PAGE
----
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A screen grab from an anti-Justin Trudeau ad that backfired on the Conservative Party
A screen grab from an anti-Justin Trudeau ad that backfired on the Conservative Party

Globe Editorial: First Take

Forcing party leaders to endorse negative ads won’t make a difference Add to ...

A private member’s bill that would require federal party leaders to attach their names to negative television ads is a well-meaning effort to get politicians to play nice, but it is unnecessary and will likely fail to make a useful difference. Canadian voters have already shown they are capable of dealing with attacks ads without having their hands held by Elections Canada.

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The notion of making party leaders take personal responsibility for attack ads is a popular one in the wake of a Conservative TV spot that tried to portray the newly anointed Liberal leader, Justin Trudeau, as being too inexperienced and insubstantial to be prime minister. The ad used footage of Mr. Trudeau doing a mock striptease at a charity event, made fun of him for a mustache he had grown as part of another charity effort, and included a clip of him from an old television interview that was deliberately edited to put words in his mouth. The over-the-top confection was met with an immediate backlash, and subsequent polls showed that it had done more harm than good to the Conservatives.

This is ample proof that voters are capable of rejecting negative ads that are unfair or deliberately distort the truth. The fact that the Conservative Party leader, Prime Minister Stephen Harper, did not say, “I am Stephen Harper and I approve this ad” at the end of it in no way insulated him from the backlash.

The truth is, negative ads work, because they exaggerate existing fears about the character or abilities of political candidates. Voters respond to attack ads when the attacks don’t get personal and are based on a grain of truth. Negative ads are a legitimate part of a campaign arsenal, not to mention a legitimate form of free expression.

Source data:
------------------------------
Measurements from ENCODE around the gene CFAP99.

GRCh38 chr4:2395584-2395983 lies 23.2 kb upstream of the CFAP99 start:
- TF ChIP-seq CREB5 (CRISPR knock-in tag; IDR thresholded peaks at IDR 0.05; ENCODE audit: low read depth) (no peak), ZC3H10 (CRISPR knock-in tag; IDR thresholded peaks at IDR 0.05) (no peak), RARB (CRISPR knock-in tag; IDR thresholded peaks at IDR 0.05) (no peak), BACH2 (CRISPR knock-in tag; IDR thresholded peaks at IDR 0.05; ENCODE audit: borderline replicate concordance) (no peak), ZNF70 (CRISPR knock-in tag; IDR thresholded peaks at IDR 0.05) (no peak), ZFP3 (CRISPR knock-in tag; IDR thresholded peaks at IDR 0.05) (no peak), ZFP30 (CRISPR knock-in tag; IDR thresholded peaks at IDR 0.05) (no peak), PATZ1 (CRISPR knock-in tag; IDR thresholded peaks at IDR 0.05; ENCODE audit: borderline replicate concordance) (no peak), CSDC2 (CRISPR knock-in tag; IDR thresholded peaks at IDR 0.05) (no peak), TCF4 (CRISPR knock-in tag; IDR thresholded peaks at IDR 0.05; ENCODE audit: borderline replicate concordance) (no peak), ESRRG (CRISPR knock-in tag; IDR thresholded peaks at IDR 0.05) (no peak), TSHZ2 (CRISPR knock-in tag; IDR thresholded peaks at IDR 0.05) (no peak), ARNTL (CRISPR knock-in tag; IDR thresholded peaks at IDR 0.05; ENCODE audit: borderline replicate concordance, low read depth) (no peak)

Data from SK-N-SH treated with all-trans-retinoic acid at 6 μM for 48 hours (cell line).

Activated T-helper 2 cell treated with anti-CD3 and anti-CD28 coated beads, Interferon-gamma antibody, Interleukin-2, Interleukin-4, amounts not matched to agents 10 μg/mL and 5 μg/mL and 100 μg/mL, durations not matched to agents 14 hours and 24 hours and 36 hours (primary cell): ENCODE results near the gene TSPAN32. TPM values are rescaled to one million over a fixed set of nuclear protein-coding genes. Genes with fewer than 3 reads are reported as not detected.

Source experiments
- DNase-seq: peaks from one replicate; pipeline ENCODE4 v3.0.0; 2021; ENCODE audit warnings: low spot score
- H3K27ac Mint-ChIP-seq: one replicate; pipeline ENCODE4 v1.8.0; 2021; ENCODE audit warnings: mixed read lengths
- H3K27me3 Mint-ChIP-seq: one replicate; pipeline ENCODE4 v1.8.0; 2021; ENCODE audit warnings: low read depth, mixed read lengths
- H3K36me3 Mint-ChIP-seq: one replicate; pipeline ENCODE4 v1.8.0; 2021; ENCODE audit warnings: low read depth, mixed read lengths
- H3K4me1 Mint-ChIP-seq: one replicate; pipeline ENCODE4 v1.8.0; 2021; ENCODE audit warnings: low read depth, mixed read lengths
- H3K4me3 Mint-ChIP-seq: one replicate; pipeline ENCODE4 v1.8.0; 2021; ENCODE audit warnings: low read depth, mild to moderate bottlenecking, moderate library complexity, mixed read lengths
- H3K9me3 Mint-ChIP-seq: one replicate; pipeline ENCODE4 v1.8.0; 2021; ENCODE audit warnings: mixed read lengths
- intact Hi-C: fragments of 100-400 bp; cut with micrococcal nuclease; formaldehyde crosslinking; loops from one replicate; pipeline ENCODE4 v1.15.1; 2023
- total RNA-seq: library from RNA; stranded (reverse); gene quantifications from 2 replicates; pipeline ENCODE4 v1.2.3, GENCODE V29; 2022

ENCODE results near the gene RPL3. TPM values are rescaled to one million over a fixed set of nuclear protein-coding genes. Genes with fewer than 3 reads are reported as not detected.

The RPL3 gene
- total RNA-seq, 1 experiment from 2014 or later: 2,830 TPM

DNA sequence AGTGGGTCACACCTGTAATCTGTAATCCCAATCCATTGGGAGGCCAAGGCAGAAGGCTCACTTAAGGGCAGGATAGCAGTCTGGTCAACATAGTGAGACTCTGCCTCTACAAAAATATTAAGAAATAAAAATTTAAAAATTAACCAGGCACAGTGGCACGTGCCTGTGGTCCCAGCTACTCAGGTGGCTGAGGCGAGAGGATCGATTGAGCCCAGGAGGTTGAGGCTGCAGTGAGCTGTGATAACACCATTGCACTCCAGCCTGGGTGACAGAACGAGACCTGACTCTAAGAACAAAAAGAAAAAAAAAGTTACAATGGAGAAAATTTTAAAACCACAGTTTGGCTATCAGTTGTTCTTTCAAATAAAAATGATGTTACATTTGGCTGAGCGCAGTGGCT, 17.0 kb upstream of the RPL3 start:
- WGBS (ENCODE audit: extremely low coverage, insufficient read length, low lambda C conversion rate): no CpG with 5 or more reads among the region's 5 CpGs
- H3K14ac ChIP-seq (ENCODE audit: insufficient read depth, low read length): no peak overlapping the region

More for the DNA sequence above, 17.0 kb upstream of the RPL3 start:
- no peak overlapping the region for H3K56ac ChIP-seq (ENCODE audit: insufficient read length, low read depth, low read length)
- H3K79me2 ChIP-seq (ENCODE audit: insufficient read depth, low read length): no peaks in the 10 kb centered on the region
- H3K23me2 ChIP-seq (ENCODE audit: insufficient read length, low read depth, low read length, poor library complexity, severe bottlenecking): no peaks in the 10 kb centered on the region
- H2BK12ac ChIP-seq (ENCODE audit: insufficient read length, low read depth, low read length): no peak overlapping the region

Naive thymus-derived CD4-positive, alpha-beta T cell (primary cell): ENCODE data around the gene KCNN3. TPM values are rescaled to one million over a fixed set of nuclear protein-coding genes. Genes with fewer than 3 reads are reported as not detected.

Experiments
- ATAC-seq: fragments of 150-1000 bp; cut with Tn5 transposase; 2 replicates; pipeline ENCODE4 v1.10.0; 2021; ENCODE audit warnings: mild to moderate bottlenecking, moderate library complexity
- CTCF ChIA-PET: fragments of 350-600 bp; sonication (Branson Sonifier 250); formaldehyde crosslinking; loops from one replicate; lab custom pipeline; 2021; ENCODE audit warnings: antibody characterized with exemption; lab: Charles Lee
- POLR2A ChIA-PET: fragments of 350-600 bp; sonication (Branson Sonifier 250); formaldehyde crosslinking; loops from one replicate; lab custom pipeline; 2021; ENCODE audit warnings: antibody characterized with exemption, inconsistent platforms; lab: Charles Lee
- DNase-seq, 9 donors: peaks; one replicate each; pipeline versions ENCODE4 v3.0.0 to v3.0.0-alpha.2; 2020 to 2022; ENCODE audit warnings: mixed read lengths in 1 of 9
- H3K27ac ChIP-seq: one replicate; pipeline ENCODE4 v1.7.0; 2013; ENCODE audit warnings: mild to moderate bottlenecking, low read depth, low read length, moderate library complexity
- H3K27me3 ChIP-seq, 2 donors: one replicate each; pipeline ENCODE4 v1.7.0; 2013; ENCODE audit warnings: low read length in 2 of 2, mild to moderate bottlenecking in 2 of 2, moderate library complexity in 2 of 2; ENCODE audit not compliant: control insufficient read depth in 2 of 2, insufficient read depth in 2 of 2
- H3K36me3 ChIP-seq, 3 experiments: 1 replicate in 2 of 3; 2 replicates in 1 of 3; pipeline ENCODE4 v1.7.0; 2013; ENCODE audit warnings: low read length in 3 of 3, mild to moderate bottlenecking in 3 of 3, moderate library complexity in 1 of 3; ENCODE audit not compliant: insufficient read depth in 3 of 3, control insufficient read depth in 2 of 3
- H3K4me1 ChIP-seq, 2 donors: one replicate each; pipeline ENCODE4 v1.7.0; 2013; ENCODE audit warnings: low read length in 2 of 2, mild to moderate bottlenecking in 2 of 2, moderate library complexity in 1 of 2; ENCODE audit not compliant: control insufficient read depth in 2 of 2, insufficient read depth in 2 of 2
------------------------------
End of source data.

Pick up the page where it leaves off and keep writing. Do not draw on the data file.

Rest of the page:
Furthermore, the United States has shown that forcing candidates to endorse negative ads does nothing to reduce the number of them. President Barack Obama’s campaign used a record number of negative ads in the 2012 general election, and President Obama’s voice was heard at the end of every one taking credit.

The Conservatives successfully used negative ads to define two recent Liberal leaders – Stéphane Dion and Michael Ignatieff – in ways that doomed their campaigns. So it’s not surprising that it is a Liberal MP, Kevin Lamoureux, who has tabled a bill to amend the Elections Canada act and require party leaders to endorse all party ads, negative or positive. The Liberals are looking for some relief, but attempting via U.S.-style legislation to force their feared opponent to sign his name to every Tory jab will be less useful than responding with ads of their own that are critical of the Harper government in vivid and convincing ways. Canadians know who to blame when a political party takes a cheap shot, and it’s not Elections Canada.

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